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FRACK THAT

Why is the Biden-Harris campaign fine with fracking?

Reuters/Stefan Wermuth
There goes the debate.
  • Michael J. Coren
By Michael J. Coren

Climate reporter

For 90 minutes on Oct. 7, the US vice-presidential contenders sparred on stage about whether Democratic candidate Joe Biden would “ban fracking,” a charge lobbed as political dynamite across the aisle. Kamala Harris, Biden’s vice presidential nominee, refused it in no uncertain terms.

“The American people know that Joe Biden will not ban fracking,” said Harris. “That is a fact. That is a fact.”

The political debate over what the US should do about fracking, the oil extraction technique that has transformed the country into an oil exporter, is explosive. The Biden climate plan has been called the most ambitious ever for a major party’s campaign. Yet every time the Biden-Harris ticket has the opportunity to come out fully against fracking, they have refused.

The reason why is simple. Biden’s campaign isn’t calling for a ban because it tempts political suicide in swing states like Pennsylvania and Ohio where fossil fuels still rule. And the political risk isn’t even necessary: Government leaders may not have to ban fracking, because the economics will likely do it for them.

Fracking has long been seen as America’s answer to its foreign oil addiction. The drilling technique, which uses horizontal rigs to fracture shale rock and pump out the oil under high pressure, has created a petroleum boom, opening up fields from North Dakota to Texas. More than half a million jobs in key states including Ohio, Pennsylvania, Colorado have been created by the industry (if even many of those are gone amid the pandemic).

Yet it’s also unleashed a climate problem. By venting huge amounts of methane into the atmosphere, and generating vast amounts of contaminated groundwater (some of which may pose a health risk), oil fracking wells are seen as a major barrier to a stable climate, despite its role in displacing even dirtier coal. From 2016 to 2018, US oil and gas emissions rose 13%.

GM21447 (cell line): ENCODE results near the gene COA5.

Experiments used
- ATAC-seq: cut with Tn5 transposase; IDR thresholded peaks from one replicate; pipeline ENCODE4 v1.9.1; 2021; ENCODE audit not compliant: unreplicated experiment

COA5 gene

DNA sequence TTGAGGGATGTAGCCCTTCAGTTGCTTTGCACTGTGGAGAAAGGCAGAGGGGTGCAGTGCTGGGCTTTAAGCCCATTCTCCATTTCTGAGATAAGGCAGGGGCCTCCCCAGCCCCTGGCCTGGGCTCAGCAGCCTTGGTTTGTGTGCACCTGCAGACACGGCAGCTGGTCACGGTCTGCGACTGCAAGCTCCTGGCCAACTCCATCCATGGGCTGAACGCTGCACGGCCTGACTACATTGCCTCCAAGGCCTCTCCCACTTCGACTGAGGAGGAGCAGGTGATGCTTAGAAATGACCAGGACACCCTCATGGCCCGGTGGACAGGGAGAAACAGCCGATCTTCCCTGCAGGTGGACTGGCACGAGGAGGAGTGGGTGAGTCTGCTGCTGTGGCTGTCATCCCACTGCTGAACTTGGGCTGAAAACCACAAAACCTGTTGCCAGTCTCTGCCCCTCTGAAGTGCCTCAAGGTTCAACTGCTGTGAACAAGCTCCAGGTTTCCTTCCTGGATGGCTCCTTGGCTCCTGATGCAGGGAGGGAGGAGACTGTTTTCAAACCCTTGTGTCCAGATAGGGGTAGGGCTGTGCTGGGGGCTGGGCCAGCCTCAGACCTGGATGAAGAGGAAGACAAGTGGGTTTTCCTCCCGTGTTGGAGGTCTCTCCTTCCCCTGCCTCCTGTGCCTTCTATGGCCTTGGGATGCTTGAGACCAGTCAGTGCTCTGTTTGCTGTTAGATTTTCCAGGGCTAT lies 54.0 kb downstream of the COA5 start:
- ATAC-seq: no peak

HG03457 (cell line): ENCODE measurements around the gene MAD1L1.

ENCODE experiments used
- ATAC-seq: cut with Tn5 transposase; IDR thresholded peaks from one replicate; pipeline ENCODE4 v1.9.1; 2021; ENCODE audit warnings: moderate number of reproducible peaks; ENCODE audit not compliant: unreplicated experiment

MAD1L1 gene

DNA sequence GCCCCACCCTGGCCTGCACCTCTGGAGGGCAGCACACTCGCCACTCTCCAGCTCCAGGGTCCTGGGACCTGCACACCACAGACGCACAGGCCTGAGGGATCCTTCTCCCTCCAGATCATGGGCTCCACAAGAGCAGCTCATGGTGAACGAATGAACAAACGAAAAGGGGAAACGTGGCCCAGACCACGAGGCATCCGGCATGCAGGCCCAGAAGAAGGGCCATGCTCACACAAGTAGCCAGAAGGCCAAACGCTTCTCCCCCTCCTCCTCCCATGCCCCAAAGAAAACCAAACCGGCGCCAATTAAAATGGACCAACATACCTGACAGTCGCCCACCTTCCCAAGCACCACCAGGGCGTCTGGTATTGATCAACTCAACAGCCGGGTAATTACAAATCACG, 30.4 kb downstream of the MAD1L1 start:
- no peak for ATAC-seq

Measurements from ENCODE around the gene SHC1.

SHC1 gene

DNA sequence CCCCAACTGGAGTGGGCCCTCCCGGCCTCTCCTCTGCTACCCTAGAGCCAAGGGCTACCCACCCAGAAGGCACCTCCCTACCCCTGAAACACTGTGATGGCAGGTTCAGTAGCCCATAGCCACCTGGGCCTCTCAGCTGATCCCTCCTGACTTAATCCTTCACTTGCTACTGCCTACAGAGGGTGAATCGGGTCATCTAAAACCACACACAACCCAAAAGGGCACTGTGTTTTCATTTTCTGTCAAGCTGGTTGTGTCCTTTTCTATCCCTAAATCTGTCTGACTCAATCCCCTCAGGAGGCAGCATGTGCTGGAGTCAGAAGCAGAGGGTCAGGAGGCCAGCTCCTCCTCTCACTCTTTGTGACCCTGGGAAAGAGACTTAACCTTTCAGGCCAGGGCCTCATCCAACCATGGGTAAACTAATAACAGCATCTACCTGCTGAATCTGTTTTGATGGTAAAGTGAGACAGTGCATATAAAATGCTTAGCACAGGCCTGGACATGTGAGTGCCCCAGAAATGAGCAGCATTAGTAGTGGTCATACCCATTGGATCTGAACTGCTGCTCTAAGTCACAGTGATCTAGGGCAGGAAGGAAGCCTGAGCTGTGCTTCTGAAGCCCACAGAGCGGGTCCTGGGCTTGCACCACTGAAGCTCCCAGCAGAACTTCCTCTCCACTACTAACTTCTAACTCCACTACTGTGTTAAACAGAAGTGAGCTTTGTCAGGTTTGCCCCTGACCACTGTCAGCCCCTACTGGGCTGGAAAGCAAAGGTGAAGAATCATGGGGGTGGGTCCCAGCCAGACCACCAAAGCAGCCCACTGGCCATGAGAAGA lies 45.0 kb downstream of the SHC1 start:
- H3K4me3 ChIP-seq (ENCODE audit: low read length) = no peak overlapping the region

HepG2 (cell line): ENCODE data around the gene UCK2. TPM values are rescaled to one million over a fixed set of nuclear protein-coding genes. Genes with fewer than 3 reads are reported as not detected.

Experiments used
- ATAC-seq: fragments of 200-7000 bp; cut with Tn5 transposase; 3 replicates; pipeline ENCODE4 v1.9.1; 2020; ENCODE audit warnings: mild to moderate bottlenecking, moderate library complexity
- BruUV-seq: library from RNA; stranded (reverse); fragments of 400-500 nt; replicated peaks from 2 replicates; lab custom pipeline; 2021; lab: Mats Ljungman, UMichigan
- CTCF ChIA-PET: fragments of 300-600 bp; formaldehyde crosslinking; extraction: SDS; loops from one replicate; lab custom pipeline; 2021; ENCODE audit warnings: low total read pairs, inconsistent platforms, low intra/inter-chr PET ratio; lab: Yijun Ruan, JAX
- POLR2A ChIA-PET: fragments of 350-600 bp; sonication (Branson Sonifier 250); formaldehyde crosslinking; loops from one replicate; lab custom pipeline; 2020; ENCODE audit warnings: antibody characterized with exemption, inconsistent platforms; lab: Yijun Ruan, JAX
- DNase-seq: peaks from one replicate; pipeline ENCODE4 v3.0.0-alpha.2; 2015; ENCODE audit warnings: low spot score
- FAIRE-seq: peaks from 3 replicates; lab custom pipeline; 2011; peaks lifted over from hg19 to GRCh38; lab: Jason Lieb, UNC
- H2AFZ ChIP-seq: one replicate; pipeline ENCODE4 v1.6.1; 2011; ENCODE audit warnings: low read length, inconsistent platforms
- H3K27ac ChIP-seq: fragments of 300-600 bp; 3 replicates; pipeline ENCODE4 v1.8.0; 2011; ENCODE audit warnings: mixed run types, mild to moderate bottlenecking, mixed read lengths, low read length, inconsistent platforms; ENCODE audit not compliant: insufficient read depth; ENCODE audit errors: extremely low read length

For some on the left of the Democratic party, including Bernie Sanders and Elizabeth Warren, a fracking ban is an essential step toward meeting the country’s climate commitments. Biden, like other moderates, prefers tighter regulation of its health and environmental risks.

That resistance to an outright ban may come from the ghosts of campaigns past. In March of 2016, Hilary Clinton told an Ohio town hall that her policy to bring clean renewable energy and economic opportunity was “going to put a lot of coal miners and coal companies out of business.” She came to regret those words (“the point I had wanted to make was the exact opposite of how it came out,” she wrote), but it was too late. The words were used to bludgeon Clinton’s election chances in must-win blue states in coal country.

In the Democratic leaning states of Michigan, Minnesota, Pennsylvania, and Wisconsin, a 2019 poll found 54% of swing voters were opposed to a ban on fracking.

Clearly, Biden and Harris will not make the same mistake. But neither do they have to. The economics of fracking, and the energy transition, will “ban” fracking for them.

The US fracking industry has never made money. Since 2010, US shale oil producers have recorded negative cash flow every year while promising investors future profits. They never delivered. For the last decade, as the industry plowed more and more money into raising production, prices fell as overcapacity saturated the market.

During the pandemic, the situation has worsened. With demand falling at least 20%, oil prices fell far below what US producers needed to turn a profit. The industry is now staring into the abyss. Money-losing wells are shut down, and a mountain of debt is coming due ($133 billion between now and 2026).

Banning fracking may not just be bad politics—it may not be feasible. Most drilling isn’t even on federal lands; the vast majority is on private and state holdings. “You would have to pass new legal instruments and I don’t think it’s credible that you’d be able to get that through the US Congress,” says Jonathan Elkind, a senior research scholar at Columbia University’s Center on Global Energy Policy.

The real solution? Burn less oil and gas. If US customers demand fossil fuels, it will be supplied. Fracking has shifted much of the production to the US. But shutting down the fracking industry will shift oil and gas production elsewhere, leaving the world to clean up the same climate mess.

If Biden’s campaign is taking notes from Clinton’s gaffe, it could pull one more lesson from coal country.

The industry is now entering a death spiral: No new coal plant will likely be built in the US ever again. But the coal era didn’t end because the US banned coal. The price of burning dirtier fuels rose until it was no longer economical in most parts of the country. Alternatives became so cheap that renewable energy production exceeded coal for the first time. Governments, customers, and even financial institutions began to demand utilities phase out coal.

The coal era ended because political and economic forces conspired to end demand. The most effective way to ban fracking will be to do the same.

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